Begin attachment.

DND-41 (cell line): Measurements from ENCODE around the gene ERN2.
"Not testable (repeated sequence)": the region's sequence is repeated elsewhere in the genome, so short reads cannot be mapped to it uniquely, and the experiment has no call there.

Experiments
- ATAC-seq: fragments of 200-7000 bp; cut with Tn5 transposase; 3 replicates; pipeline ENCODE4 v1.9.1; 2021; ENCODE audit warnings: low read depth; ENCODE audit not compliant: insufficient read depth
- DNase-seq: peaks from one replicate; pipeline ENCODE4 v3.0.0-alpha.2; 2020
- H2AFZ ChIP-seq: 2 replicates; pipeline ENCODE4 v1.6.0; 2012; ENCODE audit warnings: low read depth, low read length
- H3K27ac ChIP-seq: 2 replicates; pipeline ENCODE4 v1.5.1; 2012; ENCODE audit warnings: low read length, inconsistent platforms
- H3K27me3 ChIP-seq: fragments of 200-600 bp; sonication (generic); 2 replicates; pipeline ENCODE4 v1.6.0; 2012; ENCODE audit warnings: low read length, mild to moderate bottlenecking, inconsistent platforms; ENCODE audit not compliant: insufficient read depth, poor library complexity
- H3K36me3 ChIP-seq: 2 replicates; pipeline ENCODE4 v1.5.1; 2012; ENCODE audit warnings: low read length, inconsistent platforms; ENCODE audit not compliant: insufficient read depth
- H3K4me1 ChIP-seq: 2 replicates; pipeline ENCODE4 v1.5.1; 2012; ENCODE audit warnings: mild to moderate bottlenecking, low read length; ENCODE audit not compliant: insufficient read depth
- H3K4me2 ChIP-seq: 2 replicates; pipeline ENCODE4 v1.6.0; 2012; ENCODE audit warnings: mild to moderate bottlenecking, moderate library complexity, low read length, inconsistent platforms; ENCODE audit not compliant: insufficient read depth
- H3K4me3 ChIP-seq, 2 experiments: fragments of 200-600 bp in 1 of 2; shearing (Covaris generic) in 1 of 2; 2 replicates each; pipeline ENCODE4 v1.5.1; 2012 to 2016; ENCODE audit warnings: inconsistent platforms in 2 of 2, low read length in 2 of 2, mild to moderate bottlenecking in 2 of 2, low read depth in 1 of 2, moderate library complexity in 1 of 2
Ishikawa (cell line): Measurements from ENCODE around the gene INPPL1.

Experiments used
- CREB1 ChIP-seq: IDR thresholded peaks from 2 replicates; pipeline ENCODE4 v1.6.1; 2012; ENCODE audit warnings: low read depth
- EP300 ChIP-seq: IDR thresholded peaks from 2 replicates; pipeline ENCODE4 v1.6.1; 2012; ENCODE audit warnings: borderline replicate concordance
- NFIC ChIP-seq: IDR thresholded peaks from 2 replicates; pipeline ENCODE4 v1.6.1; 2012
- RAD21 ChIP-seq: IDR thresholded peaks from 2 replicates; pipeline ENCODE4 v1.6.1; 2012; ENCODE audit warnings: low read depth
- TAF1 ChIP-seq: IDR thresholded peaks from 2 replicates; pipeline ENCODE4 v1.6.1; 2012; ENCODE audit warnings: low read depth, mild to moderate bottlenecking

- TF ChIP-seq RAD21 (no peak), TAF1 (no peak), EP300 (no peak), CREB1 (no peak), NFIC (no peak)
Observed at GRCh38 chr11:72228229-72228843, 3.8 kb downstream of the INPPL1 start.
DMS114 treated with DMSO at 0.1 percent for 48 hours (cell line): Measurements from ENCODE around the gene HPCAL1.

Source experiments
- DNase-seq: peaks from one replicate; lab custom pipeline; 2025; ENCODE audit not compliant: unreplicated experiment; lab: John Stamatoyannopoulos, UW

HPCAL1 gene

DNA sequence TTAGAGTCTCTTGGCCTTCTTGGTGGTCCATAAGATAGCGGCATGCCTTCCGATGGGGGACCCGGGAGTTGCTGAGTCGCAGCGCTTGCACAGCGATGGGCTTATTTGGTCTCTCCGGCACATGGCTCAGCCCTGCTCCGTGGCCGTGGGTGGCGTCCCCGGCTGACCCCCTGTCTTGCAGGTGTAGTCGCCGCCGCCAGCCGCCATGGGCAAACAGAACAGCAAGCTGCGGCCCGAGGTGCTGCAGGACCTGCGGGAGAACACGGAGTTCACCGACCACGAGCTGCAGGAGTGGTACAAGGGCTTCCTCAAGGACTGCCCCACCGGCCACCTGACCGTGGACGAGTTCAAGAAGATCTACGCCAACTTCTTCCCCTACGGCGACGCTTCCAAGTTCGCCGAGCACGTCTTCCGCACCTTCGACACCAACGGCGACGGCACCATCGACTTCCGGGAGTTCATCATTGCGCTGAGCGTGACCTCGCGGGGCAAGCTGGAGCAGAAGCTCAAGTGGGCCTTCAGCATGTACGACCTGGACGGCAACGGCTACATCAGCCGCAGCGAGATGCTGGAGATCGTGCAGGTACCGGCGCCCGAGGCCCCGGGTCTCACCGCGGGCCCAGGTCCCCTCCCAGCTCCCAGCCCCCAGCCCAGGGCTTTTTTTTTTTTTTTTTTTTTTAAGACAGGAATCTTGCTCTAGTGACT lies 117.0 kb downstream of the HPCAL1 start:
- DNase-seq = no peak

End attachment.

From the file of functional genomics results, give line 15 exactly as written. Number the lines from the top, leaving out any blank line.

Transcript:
- CREB1 ChIP-seq: IDR thresholded peaks from 2 replicates; pipeline ENCODE4 v1.6.1; 2012; ENCODE audit warnings: low read depth